As you can see on the chart, Melbourne enjoyed an uptick in property prices in 2021, but the surge reached nowhere close to what was experienced in other combined capitals.

Likewise, today’s uptick falls short of the recovery seen in other cities.

But, looking back even further over the last 30 years, Melbourne house prices are up 459% (5.9% per annum), which is the highest long-term growth rate of any capital city.

The earliest decade (1992-2002) recorded the strongest housing market conditions, with dwelling values up 95%, compared with a 69% rise through both the middle decade and the most recent decade.

House values have risen more than unit values over the 30-year period, with the 519% gain equating to a dollar value increase of approximately $809,140.

By comparison, house prices rose 389% in Brisbane and 507% in Sydney over the same 30-year period.

Meanwhile, Melbourne’s unit values are 354% higher, providing a $479,060 increase in approximate dollar terms.

Houses located within the Yarra SA3 region have recorded the highest long-term capital gain, ranking in the top growth position nationally with a rise of 779% in house values over the past three decades, equating to an approximate dollar value gain of $1,405,850.

Melbourne’s housing market – the forecast for 2024

Digging deeper into the stats, some Melbourne properties – bearing in mind there are multiple markets within markets – have far outperformed others.

But it seems that freestanding Melbourne houses within a close distance of the CBD or in good school catchment zones are the most stable.

Generally, Melbourne’s Inner and Outer East are outperforming marginally while the North West and West are seeing prices stabilise rather than rise.

It really is a tale of two cities – while some properties over-perform, others underperform.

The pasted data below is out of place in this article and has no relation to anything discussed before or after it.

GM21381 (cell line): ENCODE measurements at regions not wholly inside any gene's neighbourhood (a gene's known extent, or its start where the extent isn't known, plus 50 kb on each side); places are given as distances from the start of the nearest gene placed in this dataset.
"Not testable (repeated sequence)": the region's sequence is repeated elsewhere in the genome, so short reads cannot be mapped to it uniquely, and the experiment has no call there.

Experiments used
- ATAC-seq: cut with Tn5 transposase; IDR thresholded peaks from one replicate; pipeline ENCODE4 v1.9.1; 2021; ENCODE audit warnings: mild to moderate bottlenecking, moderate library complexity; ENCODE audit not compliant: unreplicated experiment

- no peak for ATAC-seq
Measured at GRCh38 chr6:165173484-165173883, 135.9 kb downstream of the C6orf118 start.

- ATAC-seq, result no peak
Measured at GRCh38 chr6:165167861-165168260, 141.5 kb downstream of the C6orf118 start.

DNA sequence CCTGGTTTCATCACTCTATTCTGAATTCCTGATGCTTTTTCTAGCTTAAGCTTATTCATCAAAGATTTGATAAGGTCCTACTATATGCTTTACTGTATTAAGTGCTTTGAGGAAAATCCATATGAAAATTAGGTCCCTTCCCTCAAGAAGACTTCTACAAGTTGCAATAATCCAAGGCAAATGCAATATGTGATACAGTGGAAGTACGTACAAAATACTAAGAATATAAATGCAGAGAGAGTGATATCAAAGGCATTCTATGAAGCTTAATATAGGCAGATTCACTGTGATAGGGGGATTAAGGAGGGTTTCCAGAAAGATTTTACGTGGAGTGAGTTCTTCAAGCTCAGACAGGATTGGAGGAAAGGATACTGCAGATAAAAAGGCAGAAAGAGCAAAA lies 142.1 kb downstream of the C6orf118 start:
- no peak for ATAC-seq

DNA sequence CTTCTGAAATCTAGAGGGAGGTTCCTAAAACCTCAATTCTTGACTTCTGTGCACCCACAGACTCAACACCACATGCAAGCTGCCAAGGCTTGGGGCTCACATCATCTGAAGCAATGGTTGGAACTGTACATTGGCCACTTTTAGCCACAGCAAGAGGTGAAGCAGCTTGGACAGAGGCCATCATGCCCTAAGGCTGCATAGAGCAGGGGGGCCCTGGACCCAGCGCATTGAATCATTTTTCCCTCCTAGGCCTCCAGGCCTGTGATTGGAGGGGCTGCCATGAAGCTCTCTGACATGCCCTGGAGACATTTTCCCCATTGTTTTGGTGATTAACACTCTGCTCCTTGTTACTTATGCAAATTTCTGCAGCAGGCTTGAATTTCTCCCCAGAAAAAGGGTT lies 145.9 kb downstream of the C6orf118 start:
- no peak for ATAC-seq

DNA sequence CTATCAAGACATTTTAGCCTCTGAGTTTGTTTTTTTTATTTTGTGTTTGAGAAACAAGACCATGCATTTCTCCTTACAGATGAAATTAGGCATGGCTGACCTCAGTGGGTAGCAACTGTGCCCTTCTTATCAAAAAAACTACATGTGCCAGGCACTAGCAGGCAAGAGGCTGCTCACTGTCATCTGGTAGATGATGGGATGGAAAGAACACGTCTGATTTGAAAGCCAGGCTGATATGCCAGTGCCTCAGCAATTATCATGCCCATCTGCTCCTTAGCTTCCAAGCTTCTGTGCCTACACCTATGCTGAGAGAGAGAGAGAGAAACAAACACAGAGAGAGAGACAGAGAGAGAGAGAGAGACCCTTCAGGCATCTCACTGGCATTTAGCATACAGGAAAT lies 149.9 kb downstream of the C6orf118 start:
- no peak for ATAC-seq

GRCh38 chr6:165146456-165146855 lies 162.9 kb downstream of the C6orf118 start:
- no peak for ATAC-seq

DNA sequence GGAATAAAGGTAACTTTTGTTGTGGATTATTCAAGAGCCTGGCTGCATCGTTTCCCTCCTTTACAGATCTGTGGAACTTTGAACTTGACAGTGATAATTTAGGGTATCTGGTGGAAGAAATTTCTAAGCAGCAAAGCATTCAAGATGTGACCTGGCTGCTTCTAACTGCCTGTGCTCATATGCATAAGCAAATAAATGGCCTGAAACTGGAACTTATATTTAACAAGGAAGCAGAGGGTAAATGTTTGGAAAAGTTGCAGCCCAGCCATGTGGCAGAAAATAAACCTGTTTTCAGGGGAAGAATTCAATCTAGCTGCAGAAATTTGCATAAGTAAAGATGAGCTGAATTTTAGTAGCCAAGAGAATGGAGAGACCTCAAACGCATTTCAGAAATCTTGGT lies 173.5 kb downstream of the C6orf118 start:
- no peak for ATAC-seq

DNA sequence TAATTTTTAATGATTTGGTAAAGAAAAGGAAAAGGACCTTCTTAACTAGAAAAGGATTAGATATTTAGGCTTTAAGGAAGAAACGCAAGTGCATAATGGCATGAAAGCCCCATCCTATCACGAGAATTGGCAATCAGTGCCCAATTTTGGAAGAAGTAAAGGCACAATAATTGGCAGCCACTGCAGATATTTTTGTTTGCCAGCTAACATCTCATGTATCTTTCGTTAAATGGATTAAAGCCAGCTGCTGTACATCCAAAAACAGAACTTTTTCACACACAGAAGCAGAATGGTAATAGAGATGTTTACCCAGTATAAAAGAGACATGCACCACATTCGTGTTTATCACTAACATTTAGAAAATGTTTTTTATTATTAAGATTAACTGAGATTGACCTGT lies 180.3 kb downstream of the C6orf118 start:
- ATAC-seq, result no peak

However, the expert consensus is that strong population growth and tight supply will continue to push property prices upwards as we move through this next stage of the property cycle.

And that is even in the face of the Reserve Bank continually hiking interest rates in order to get on top of Australia’s soaring inflation levels.

While Melbourne’s property market has lagged Sydney and Brisbane, there are clear indicators that it will continue on its upwards trajectory.

Here are some of the most recent expert forecasts to take note of:

  • ANZ forecasts a 3-4% property price rise in Melbourne in 2024.
  • CBA forecasts a 5% property price rise in Melbourne in 2024.
  • NAB forecasts a 5.5% property price rise in Melbourne in 2024.
  • Westpac forecasts a 3% property price rise in Melbourne in 2024.
  • PropTrack forecasts a 1-4% property price rise in Melbourne in 2024.
  • SQM forecasts up to a -3% property price fall in Melbourne in 2024.

You can read our Sydney housing market update here and the Brisbane housing market update here.

About Michael Yardney
Michael is a director of Metropole Property Strategists who create wealth for their clients through independent, unbiased property advice and advocacy. He's been voted Australia's leading property investment adviser and his opinions are regularly featured in the media.